Online Shakespeare teacher, initially reluctant but now enthusiastic, seeks counterparts from anywhere on the mood spectrum to collaborate on a panel at the 2017 RSA.
Few of us, I would wager, became teachers so that we could interact with students via course management systems (CMS), and few of us would suggest that the best way to conduct a discussion of a Shakespeare play is via the internet. However, institutional priorities and changing student characteristics have yielded opportunities—even created pressure—to develop and teach Shakespeare courses online, so here we are.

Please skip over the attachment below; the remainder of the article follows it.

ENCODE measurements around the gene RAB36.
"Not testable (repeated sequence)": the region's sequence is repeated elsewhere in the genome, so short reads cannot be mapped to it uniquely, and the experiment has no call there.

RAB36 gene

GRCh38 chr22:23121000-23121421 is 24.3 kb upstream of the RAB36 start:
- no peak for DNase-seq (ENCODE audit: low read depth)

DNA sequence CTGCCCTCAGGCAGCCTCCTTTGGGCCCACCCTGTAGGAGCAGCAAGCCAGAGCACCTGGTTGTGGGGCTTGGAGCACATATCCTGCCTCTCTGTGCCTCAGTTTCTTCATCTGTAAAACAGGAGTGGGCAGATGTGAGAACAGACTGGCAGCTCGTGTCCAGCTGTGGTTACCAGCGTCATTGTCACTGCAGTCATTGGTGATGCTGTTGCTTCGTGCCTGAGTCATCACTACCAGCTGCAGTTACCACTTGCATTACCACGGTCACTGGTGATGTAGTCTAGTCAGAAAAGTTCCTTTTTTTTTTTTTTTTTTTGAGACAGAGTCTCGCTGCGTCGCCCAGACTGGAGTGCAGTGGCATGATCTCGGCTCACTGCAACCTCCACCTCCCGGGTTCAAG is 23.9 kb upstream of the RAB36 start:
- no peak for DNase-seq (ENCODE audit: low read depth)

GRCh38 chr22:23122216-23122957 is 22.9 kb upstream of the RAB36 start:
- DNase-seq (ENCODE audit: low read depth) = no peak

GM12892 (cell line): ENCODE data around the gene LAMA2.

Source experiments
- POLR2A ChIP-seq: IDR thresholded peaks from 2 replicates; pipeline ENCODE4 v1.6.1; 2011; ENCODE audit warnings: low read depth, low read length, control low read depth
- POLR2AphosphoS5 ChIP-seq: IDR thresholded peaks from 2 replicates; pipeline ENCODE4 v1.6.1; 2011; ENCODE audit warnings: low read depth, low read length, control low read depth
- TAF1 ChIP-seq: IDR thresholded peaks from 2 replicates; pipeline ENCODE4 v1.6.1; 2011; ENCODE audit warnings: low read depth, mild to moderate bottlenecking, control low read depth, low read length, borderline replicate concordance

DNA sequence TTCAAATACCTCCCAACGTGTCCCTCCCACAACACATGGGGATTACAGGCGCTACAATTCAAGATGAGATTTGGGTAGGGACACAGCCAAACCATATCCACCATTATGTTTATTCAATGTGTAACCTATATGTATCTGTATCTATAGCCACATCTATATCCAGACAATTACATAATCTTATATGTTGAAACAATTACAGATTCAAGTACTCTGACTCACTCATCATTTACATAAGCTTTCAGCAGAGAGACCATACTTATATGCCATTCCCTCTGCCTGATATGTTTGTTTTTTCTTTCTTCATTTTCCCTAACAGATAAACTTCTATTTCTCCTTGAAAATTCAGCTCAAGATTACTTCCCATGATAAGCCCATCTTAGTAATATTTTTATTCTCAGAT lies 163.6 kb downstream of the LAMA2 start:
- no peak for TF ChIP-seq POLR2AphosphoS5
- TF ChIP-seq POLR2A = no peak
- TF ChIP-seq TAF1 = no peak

- Me: Associate Professor at Penn State, teacher of ENGL 129: Shakespeare (for non-majors) and ENGL 444: Shakespeare (for majors) face to face since 1989 and online since 2015.
- You: ??
Our panel will facilitate the exchange of ideas with others who are teaching or developing such courses. Prospective online Shakespeare teachers will ask us questions and compare current course designs and a range of “learning objects,” while current online Shakespeare teachers (that’s us) will share tips and warn of pitfalls.
Let our panel include your perspective and experience! To take the first step in sharing your course design and showcasing a few of your course’s typical “learning objects” (and seeing ours), please email Margaret Christian at email@example.com.
 Yes, I know—don’t judge me.